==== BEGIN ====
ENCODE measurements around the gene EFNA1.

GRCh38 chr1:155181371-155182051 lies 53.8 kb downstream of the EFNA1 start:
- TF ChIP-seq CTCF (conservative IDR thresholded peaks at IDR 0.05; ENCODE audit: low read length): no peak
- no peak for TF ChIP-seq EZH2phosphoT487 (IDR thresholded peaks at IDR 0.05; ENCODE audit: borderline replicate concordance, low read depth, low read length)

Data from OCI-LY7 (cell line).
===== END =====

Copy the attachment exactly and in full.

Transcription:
ENCODE measurements around the gene EFNA1.

GRCh38 chr1:155181371-155182051 lies 53.8 kb downstream of the EFNA1 start:
- TF ChIP-seq CTCF (conservative IDR thresholded peaks at IDR 0.05; ENCODE audit: low read length): no peak
- no peak for TF ChIP-seq EZH2phosphoT487 (IDR thresholded peaks at IDR 0.05; ENCODE audit: borderline replicate concordance, low read depth, low read length)

Data from OCI-LY7 (cell line).